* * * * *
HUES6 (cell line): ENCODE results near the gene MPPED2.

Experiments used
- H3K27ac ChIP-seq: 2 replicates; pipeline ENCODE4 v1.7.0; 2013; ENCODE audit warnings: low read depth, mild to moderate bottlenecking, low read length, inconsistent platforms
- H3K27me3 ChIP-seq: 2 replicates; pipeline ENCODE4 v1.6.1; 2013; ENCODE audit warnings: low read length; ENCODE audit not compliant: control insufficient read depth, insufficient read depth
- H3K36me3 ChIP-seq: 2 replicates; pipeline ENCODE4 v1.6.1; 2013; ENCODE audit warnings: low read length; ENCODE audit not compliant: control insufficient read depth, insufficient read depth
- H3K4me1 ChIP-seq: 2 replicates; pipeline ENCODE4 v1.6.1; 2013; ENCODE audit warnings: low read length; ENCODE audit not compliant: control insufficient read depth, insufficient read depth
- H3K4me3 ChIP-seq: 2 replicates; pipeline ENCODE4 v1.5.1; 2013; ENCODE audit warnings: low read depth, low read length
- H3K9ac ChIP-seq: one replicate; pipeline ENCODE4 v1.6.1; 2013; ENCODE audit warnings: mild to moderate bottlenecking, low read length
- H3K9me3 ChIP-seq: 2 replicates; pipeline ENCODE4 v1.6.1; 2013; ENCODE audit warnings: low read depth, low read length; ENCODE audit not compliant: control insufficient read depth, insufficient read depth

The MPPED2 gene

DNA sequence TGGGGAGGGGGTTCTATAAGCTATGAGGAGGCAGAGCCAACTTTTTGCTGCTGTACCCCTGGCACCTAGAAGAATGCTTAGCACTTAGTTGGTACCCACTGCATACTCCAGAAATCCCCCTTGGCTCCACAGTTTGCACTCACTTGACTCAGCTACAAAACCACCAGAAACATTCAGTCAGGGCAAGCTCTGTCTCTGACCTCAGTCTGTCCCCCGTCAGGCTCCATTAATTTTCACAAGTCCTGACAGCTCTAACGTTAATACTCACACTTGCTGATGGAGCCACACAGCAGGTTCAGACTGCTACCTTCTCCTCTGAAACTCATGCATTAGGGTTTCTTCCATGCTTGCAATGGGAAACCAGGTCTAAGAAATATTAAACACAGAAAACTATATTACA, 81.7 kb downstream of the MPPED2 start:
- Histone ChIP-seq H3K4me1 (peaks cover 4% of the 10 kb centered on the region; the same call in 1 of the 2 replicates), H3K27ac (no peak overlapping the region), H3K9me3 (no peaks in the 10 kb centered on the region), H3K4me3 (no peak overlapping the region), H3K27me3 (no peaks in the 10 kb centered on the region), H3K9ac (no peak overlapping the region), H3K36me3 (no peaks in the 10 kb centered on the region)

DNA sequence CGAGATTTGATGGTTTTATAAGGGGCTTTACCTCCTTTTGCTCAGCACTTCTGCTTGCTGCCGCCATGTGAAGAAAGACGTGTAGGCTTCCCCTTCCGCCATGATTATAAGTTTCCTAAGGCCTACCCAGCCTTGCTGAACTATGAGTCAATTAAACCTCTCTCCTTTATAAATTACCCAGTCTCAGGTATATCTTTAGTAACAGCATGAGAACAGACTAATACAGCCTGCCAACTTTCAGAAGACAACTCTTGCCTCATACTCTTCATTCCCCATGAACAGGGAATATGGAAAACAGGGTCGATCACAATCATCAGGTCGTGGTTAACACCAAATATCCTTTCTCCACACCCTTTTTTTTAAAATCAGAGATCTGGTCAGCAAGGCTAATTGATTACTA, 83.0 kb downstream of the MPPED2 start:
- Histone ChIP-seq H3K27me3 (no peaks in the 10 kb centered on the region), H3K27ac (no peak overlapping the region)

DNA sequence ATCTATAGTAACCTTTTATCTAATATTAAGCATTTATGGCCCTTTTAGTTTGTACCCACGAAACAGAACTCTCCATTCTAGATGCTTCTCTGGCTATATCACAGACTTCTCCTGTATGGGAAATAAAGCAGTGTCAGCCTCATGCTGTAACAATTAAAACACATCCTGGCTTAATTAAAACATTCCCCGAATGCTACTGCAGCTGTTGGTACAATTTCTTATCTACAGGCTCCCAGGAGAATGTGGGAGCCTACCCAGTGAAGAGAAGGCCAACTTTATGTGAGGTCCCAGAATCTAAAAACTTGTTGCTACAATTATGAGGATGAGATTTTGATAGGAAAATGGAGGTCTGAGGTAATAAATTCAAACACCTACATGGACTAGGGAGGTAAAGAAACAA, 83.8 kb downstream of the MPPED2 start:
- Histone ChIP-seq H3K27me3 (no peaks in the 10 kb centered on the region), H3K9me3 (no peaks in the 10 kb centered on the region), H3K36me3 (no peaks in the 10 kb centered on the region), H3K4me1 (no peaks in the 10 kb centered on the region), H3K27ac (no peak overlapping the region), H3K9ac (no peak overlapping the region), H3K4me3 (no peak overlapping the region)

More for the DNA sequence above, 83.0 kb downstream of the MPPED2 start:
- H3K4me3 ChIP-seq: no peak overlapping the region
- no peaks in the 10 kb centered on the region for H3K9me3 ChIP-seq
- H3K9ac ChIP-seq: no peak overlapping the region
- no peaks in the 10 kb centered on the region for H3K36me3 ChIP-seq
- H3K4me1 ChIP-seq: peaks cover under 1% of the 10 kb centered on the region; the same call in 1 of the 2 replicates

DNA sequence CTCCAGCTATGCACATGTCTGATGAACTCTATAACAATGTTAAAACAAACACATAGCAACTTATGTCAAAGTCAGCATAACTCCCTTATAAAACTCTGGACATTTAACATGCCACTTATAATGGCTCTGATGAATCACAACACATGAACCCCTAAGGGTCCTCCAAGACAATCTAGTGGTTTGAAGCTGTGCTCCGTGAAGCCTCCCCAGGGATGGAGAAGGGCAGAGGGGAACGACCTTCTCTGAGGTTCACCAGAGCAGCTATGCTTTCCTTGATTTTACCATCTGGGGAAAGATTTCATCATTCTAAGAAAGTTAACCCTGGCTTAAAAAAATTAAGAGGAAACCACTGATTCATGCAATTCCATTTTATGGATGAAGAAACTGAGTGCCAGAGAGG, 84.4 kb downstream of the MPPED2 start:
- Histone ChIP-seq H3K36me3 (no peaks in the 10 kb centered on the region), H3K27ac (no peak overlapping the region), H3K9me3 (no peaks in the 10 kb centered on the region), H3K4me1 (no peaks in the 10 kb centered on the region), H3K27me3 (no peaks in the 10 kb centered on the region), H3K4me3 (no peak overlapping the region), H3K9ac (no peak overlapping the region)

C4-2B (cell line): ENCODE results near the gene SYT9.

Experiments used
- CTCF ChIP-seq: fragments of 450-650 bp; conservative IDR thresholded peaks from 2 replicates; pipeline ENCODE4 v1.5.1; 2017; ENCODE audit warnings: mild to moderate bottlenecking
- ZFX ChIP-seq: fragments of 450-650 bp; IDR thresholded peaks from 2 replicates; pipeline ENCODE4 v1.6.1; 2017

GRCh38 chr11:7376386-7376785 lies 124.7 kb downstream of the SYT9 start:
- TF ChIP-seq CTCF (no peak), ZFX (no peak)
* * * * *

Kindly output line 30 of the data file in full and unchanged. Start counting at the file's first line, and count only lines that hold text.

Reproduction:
- TF ChIP-seq CTCF (no peak), ZFX (no peak)